Class tonight was about two different things… I love knowing what I’m learning.
The first task was to observe how our dog handles channel hides. We started with a series of three one hide searches, with odor placed under a long edge, which forms a channel for the odor to travel. One was under the center of a brick ledge on the front of the building, the second was under the metal support strip running across the inside of the building’s garage door, and the third was under the edge of a shelving unit. Gimme did great with these, she’s always been good at channel hides.
Our last task of the evening was an added low hide on the garage door: two hides, 6 feet apart, at different heights. Gimme got the low one right away. It took her awhile to find the higher one because the odor seemed to drift over and catch on a bunch of junk on shelves about 5 feet way. And, I can’t help but brag -- Gimme was the only one out of five who wasn’t kept in the area by handler restraint. She knew there was more odor there and persisted until she found it.
The other set of hides were vehicles where we first did it with one hide, then came back later and there were two. The lesson was to observe the difference in how our dog performed the search when there was only one hide versus two. There were four vehicles (the dreaded white vans from last week), but only the three closest were part of the search. The three were set up in a diagonal where each vehicle was 4 feet farther back than the one to its left (as we viewed them from the start line). The start line pointed us to the closest vehicle.
Right off the bat Gimme went down the left side of the nearest vehicle, paying no attention to it, and no attention to the rear of the next closest vehicle. She quickly swung around the back end of the rightmost van and paid a lot of attention to the rear wheel. Just as I was thinking she might need to go to the other side, she went on her own before I could act on the thought. We left the search area passing between the first and second vehicles. I watched two other dogs get caught up on the front tire of the first vehicle, between the two and suspected there was lingering odor from earlier classes.
The second time we had two hides, the one where I thought there was lingering odor and the the original one. Gimme started down the left side of the nearest vehicle, then snapped back to check out the tire. She very quickly went around to find the other hide. For a bit I thought maybe the hide was on the other front tire because she spent so much time sniffing behind the tire, but then she came around to the front and found source. From there she traveled back and found the hide from the prior search.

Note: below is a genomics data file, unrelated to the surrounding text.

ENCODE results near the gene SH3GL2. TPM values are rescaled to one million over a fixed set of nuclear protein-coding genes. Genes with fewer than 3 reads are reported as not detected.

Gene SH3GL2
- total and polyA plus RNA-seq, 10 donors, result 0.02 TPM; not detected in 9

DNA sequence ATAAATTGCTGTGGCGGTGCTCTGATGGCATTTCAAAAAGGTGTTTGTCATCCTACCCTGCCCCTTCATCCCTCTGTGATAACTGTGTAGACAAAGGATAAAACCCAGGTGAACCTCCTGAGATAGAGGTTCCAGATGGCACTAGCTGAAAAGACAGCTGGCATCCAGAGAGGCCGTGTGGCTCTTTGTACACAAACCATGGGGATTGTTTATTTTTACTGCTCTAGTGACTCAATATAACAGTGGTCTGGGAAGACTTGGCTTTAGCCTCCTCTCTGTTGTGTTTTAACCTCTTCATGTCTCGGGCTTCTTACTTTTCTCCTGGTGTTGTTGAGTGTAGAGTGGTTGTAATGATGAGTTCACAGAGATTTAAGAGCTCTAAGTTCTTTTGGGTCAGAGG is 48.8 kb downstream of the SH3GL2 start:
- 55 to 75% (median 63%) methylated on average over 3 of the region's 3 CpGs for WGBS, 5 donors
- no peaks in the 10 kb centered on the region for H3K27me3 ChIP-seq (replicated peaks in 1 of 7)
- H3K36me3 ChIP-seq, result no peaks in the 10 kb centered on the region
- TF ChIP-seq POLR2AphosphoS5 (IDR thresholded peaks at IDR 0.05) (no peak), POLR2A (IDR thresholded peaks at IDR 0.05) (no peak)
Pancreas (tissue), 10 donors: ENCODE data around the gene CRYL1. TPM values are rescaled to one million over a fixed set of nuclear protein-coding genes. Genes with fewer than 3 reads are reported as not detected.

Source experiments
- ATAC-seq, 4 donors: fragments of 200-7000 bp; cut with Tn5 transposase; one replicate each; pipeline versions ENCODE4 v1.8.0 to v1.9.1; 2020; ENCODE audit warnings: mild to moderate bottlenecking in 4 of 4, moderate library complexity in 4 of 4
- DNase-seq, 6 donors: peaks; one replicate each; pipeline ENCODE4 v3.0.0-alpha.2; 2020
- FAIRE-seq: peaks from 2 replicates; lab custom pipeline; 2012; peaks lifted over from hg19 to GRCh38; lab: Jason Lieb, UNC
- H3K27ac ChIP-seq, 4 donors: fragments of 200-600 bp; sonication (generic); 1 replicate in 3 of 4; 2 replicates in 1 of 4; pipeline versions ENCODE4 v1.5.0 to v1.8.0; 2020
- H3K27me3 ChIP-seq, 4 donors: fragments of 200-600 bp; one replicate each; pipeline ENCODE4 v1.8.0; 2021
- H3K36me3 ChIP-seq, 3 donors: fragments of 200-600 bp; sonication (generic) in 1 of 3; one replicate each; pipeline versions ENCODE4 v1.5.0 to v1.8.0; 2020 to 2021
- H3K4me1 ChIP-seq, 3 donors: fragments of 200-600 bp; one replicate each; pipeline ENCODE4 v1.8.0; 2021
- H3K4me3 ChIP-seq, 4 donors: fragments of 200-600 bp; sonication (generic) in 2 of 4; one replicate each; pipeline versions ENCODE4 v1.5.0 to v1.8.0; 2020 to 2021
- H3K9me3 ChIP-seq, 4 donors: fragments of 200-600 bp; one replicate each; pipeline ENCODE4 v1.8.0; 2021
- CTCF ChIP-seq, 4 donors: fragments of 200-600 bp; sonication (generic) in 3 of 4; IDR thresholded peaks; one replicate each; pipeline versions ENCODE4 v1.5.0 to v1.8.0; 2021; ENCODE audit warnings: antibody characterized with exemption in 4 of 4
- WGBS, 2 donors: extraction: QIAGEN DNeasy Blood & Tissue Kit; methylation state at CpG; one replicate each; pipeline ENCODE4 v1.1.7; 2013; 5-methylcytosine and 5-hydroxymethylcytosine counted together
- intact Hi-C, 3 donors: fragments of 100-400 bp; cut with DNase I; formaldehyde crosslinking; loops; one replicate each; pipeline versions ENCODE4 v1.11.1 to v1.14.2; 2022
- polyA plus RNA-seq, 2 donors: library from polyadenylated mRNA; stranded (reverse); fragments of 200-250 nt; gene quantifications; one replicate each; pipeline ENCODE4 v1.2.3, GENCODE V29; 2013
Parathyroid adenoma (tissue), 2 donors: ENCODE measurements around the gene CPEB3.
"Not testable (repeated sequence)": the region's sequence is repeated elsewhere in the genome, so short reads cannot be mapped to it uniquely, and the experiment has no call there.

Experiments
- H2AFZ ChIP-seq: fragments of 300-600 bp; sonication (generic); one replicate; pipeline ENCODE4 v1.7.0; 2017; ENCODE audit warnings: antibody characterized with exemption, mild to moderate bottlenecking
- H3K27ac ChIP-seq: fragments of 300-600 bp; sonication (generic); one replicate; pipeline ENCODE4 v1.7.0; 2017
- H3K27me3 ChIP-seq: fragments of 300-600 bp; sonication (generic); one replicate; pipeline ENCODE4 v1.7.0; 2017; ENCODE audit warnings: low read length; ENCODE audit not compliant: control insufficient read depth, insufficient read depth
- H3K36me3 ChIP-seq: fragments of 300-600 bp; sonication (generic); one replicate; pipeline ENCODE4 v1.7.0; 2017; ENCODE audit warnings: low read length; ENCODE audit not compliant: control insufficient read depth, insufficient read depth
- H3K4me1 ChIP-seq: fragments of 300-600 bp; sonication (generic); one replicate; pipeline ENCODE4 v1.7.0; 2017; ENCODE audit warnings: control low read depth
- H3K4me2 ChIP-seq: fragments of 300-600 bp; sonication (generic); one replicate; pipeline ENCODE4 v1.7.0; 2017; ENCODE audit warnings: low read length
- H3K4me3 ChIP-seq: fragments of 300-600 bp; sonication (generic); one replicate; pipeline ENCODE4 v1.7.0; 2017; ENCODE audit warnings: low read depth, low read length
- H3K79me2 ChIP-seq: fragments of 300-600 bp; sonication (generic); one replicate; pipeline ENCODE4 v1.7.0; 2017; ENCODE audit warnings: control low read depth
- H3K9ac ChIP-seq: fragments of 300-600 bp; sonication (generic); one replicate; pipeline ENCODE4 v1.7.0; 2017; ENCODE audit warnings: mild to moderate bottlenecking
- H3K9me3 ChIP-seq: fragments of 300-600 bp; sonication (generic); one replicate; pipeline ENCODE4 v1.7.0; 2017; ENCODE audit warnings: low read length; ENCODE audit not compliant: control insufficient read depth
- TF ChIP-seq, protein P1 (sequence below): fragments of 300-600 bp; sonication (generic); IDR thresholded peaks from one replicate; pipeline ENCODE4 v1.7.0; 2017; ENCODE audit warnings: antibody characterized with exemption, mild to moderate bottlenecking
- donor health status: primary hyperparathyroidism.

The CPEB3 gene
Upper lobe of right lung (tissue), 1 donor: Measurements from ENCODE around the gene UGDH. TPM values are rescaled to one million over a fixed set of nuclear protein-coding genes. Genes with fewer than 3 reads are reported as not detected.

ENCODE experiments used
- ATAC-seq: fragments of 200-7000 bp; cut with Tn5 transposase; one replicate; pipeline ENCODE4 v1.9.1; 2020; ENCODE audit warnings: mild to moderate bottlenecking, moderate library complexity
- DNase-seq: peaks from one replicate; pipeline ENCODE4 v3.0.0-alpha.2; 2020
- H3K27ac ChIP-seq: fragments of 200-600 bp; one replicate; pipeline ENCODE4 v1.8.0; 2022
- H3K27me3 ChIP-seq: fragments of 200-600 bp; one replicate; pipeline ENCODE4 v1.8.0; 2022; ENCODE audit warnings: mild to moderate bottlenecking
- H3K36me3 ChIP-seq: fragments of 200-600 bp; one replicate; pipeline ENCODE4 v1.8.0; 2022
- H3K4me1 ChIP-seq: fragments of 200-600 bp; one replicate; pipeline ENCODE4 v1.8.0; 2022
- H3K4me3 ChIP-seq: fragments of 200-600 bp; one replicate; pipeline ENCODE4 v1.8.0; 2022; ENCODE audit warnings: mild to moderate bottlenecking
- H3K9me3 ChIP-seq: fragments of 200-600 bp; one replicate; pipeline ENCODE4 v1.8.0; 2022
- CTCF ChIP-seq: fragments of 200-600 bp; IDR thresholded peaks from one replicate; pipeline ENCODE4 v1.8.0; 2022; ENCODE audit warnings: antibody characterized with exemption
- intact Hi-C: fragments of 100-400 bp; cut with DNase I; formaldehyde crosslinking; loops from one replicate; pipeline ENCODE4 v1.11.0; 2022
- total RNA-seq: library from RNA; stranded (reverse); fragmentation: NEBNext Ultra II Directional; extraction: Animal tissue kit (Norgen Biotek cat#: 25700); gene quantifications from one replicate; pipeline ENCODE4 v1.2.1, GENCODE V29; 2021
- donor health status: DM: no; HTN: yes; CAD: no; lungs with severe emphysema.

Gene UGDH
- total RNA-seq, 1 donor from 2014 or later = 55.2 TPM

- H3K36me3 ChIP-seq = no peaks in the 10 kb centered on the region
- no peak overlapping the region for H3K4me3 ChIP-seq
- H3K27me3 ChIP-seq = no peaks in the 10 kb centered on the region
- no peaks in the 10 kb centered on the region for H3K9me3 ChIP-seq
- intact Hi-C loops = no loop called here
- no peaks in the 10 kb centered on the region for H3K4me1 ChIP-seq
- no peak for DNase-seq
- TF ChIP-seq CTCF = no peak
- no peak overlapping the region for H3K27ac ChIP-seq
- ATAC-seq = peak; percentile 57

There were a couple of cool things I realized as a result of the vehicle searches…
- Gimme no longer goes “shopping”. She loves hunting and would often go past hides without alerting, so she could keep hunting. Since Dorothy suggested we use peanut butter to reward nosework, Gimme has stopped shopping and goes directly to odor when she detects it.
- Another affect of this is, she is more clear about when a search area or vehicle doesn’t have any odor. It used to be, as a part of her shopping strategy to prolong the hunt, Gimme would pointedly ignore small rooms or sheds containing odor and then go in to check out the ones with none. For awhile, I thought I’d know whether a room was blank or not by deciphering based on Gimme’s contrary approach. Now if there’s odor she goes directly to it and if there isn’t any, she can’t be bothered.
- And, interesting – we found out at the end of the vehicle search, food had been pushed through the rim to the back of the front wheel where the second hide was placed. So while Gimme did make an effort to get to the food, she only did it when there was odor there, unlike the two dogs who got stuck there on the first search.